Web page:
She cites the Showtime series "Weeds" and the "Harold and Kumar" franchise as well as quoting many celebrities who've publicly expressed affinity for the drug -- Sarah Silverman, Woody Harrelson, Jack Black, Zach Galifianakis, Roseanne Barr and others. Kevin Smith recently told MTV "I became a stoner because of Seth Rogen" and, as aforementioned, Lady Gaga told Anderson Cooper "I smoke a lot of pot when I write music. I’m not gonna sugarcoat it for ’60 Minutes.’ I drink a lot of whiskey and I smoke weed when I write." She concludes:
Maybe [Rogen, Gaga and Smith] speaking up and even joking about their marijuana use won’t effect a sea change in the drug laws. But their candor might at least open the door for others to come out of the closet on the subject too, and eliminate some of the stigma and misconceptions about pot smokers. It’s not all “Dark Side of the Moon” and Ben & Jerrys binges, you Internet scolds and DEA officials, you. As with many other things in life, it’s silly to have so much secrecy and denial attached to something so many people do. As Gaga explained Sunday night, it’s not about getting high; it’s just about elevating the conversation. “I don’t want to encourage kids to do drugs,” she said. “But what artists do wrong is they lie, and I don’t lie.” And you don’t have to be an artist to appreciate someone being refreshingly blunt.
Many civillians, like Lady Gaga, find pot helps them to be more artistic, alert and creative, which means celebrities are just like us.
6. Growing Body of Medical Research/Public Awareness
In addition to all the individual states successfully medicating with marijuana, a lot more research is coming out about the drug's potential benefits. With the country increasingly uninsured and skeptical of Big Pharma, weed is becoming more of a viable option for many patients.
Also, hopefully, drug educators are becoming a little more honest about weed -- really when I found out they were lying about weed, I assumed they were also lying about ecstasy and acid but actually they mostly told the truth about ecstasy and acid. They should tell the truth about weed so we trust them about the other stuff!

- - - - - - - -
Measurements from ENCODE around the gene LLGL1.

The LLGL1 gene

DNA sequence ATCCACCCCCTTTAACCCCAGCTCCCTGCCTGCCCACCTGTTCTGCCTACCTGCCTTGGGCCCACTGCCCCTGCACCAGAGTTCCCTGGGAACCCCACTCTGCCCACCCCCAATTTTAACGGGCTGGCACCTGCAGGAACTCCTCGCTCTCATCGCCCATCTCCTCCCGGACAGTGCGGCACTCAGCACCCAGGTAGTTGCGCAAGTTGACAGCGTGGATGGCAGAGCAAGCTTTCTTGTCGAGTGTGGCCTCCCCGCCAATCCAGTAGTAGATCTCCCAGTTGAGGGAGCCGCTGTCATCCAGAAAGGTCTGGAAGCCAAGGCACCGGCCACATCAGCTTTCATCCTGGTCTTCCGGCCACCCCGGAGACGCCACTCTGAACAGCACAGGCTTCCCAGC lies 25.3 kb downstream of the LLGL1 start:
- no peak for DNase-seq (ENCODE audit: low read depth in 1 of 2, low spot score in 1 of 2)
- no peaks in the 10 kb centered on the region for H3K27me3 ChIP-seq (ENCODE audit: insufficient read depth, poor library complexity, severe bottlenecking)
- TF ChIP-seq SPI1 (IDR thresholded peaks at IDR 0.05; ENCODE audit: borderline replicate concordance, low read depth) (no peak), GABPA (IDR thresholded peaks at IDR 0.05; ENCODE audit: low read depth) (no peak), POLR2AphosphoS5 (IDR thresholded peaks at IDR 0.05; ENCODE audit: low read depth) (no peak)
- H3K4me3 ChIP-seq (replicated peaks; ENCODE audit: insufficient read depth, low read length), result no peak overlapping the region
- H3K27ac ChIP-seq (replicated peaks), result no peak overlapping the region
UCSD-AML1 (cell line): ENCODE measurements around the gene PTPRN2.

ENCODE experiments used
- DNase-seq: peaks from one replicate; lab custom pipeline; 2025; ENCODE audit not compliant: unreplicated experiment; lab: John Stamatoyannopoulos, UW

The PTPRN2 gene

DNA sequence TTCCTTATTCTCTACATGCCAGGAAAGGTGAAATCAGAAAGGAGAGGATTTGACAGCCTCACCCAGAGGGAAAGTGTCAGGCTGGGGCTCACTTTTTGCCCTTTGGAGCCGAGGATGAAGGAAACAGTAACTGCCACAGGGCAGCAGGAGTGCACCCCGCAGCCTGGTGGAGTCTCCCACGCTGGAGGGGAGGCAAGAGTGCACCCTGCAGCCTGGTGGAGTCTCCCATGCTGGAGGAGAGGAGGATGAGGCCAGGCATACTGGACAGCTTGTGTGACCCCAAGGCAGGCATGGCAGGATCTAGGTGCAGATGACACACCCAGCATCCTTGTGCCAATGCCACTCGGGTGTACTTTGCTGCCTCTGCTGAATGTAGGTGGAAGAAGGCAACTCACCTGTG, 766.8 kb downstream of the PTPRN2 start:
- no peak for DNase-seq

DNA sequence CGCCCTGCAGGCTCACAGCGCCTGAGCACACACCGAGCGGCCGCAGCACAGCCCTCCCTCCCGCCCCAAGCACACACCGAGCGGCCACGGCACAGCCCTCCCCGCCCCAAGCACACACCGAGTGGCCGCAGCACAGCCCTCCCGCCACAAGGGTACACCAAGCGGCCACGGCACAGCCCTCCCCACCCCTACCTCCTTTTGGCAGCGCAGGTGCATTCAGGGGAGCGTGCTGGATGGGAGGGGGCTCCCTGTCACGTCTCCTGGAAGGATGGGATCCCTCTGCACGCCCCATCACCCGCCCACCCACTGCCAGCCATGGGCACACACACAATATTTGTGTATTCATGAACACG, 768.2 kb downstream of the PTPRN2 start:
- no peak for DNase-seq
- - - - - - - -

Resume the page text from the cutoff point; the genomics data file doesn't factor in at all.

7. The President Inhaled
Everyone flipped out that Bill Clinton had smoked weed, but nobody seems remotely concerned that President Obama admitted to it -- "I inhaled frequently. That was the point." Mayor Bloomberg eagerly confessed to having smoked weed and liked it. So clearly it doesn't exactly prevent you from succeeding in life. 8. National Enlightenment Re: Racism and Mandatory Minimums
AHAHAHAHAHA just kidding America isn't gonna suddenly wake up enlightened ! But just so you know, in New York City, 430,000 people age 16 and up have been arrested for marijuana possession since 1997. Over 40,000 were arrested in 2008. More than 80 percent of those arrested on pot charges are black or Hispanic. White people smoke a lot of pot.
Here's an infographic from Chicago:
Anyhow, in California, where I live, I have a card that enables me to buy marijuana legally at a dispensary. The people who work there are nice and you wait in a nice line with other nice people who talk about the product like they're selling different kinds of apples. The experience is approximately a thousand times better than getting a delivery service in Manhattan.
So to me this trend of acceptance seems to be one of those things that I thought was just happening to the people around me but is actually happening to all the people around everybody at the same time. I'm not endorsing marijuana, I think it can enable apathy, fuck with your short-term memory, and dulls the pain of problems you should probably work on instead of numbing them. However, I've got plenty of negative things to say about alcohol, too, but I don't think it's bad for everybody and I don't think making it illegal is ever the answer. Ultimately, perhaps the most devastating potential affect of pot upon a person is that it encourages sitting on your couch, watching television and eating Doritos for many hours, which might be the real reason things are turning around -- when the only thing you can afford to watch is your own television set, you're gonna wanna jazz that shit up, you know? I mean, have you ever seen Pretty Little Liars ON WEED?!